Monday, July 12, 2021

Beechcraft C90 King Air, N3688P: Fatal accident occurred July 10, 2021 in Wikieup, Mohave County, Arizona

Pilot Matthew Miller, 48, was flying a Beechcraft C90 King Air that was conducting visual reconnaissance and aviation command and control over the Cedar Fire when it crashed near Wikieup.


Former Stockton Fire Chief Jeff Piechura, 62


Federal Aviation Administration / Flight Standards District Office; Scottsdale, Arizona

Aircraft crashed under unknown circumstances.  

FNB Investments LLC


Date: 10-JUL-21
Time: 19:55:00Z
Regis#: N3688P
Aircraft Make: BEECH
Aircraft Model: C90
Event Type: ACCIDENT
Highest Injury: FATAL
Total Fatal: 2
Flight Crew: 1
Pax: 1
Aircraft Missing: No
Damage: UNKNOWN
Activity: FIREFIGHTING
Flight Phase: EN ROUTE (ENR)
City: WIKIEUP
State: ARIZONA

Those who may have information that might be relevant to the National Transportation Safety Board (NTSB) investigation may contact them by email witness@ntsb.gov, and any friends and family who want to contact investigators about the accident should email assistance@ntsb.gov. You can also call the NTSB Response Operations Center at 844-373-9922 or 202-314-6290.

WIKIEUP, Arizona (3TV/CBS 5) -- A retired Northwest Fire District Fire Chief was one of two people who died Saturday afternoon after an air attack aircraft crashed while helping fight a wildfire in Mohave County.

According to the Bureau of Land Management, an aircraft helping perform aerial reconnaissance and command and control over the Cedar Basin Fire burning near Wikieup crashed around noon. The aircraft performs aerial supervision and coordination for a fire's aviation resources. Officials say two crew members, pilot 48-year-old Matthew Miller and passenger Jeff Piechura, a former Arizona fire chief from Tucson. Miller was a fire pilot with Falcon Executive Aviation, Inc, contracted by the U.S. Forest Service.

"He was a hero. He really was. A good father. A great great father. A great husband, and a great brother," said Christine Piechura, Jeff's sister.

Christine told Arizona's Family that he started volunteering when he was 17-years-old. Piechura was recruited to help build the Northwest Fire District in Tucson before retiring. Piechura's career took him to Stockton, California, where he served as the city's fire chief for a year. It wasn't long before he returned to Arizona, serving as assistant fire chief in Sedona, and helping the City of Tucson.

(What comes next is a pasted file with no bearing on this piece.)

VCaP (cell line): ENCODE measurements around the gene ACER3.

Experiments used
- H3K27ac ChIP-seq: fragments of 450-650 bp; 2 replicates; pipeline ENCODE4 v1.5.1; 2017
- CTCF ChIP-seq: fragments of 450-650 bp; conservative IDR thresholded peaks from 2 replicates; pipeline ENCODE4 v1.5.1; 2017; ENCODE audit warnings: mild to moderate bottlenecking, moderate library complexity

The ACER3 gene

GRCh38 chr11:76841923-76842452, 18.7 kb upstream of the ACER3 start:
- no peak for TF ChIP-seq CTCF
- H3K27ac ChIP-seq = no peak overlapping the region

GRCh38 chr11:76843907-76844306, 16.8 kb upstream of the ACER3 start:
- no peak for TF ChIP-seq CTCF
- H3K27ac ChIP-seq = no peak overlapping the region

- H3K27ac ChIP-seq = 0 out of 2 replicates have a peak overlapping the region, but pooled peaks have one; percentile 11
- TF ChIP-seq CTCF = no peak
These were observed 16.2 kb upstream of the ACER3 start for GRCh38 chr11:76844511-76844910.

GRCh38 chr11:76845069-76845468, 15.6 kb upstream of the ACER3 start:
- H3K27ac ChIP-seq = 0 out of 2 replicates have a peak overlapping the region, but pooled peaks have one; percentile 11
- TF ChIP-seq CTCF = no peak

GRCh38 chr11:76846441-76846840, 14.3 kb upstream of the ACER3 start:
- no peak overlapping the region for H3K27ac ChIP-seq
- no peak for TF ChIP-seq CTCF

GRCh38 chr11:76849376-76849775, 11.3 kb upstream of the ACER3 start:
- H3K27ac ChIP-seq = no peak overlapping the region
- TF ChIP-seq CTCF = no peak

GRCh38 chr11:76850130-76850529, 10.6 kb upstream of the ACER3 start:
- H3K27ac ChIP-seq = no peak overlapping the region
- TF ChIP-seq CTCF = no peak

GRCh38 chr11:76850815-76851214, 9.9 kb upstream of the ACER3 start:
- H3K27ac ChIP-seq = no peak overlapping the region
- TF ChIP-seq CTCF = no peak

"We will provide additional information pending next of kin notification. Our hearts go out to the families of our brave wildland firefighters,” a BLM spokesperson said in a statement released Saturday.

The lightning-caused Cedar Basin Fire has burned 714 acres and has zero containment as of Sunday afternoon. The fire is located 14 miles northeast of Wikieup. The NTSB is investigating the crash.

A statement from the Northwest Fire District reads, in part:

Jeff Piechura became the District’s first Fire Chief in November of 1988 and served in that position for 24 years. During his time as Fire Chief, Piechura led the expansion of the District to serve our growing community. Piechura retired from the Northwest Fire District in 2012, yet continued his career in service with the Stockton, CA Fire Department and Sedona, AZ Fire District before returning to Pima County.

During the decades of professional achievement and service, Jeff was never far from his passion of wildland firefighting. He tragically died doing a job he loved and excelled at. Jeff has flown air tactical group supervisor “Air Attack” missions over Arizona and several other states for decades and his actions helped saved countless homes, unknown acres of natural habitat, and protected the lives of thousands of wildland firefighters working on the front lines. In this role he had command and control of all aircraft working within the vicinity of a fire.

Piechura’s passing leaves a tremendous void in the lives of his beloved family, friends, and the thousands of firefighters across the country he worked with. His professional accomplishments are far too many to be captured in a single document and his personal impact on those who knew him is too immense to comprehend. For those of us fortunate enough to work with Jeff, or ‘Chief Pie,’ we will forever miss his warm smile, firm handshake, and endearing embrace he gave those around him.

Governor Doug Ducey ordered flags at all state buildings be lowered to half-staff from sunrise to sunset Tuesday, July 13, 2021, to honor the two men.

18 comments:

  1. ADS-B data for the accident flight track only shows initial arrival East of Wikieup. Other flights to different locations where ADS-B data reception captures complete flight track provide examples of orbiting on scene.

    Accident day:
    https://flightaware.com/live/flight/N3688P/history/20210710/1850Z/KAVQ/L%2034.72902%20-113.32084

    Previous day:
    https://flightaware.com/live/flight/N3688P/history/20210709/2124Z/KAVQ/KAVQ

    July 7:
    https://flightaware.com/live/flight/N3688P/history/20210707/2334Z/KFFZ/KAVQ
    https://flightaware.com/live/flight/N3688P/history/20210707/1701Z/KAVQ/KFFZ

    ReplyDelete
    Replies
    1. You don't see the circling track because the aircraft crashed just as it was arriving on scene from Marana, AZ (AVQ).

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    2. Presumed that ground station reception of ADS-B dropped out as they descended to scene. Last data points are well above terrain, trend looks normal:

      https://globe.adsbexchange.com/?icao=a42d82&lat=34.717&lon=-113.314&zoom=14.0&showTrace=2021-07-10&trackLabels&timestamp=1625944328

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    3. The location of the last available data point recorded in the incoming flight track (34.729, -113.321) is 10.5 statute miles south of the public record property location where the witness observed the aircraft crash by looking out the kitchen window.

      Would expect the aircraft to need to be closer than 10 miles away to catch your eye out a kitchen window. The turkey buzzard comparison suggests circling. Looks like ADS-B data reception just didn't capture the rest of the approach and maneuvering at scene.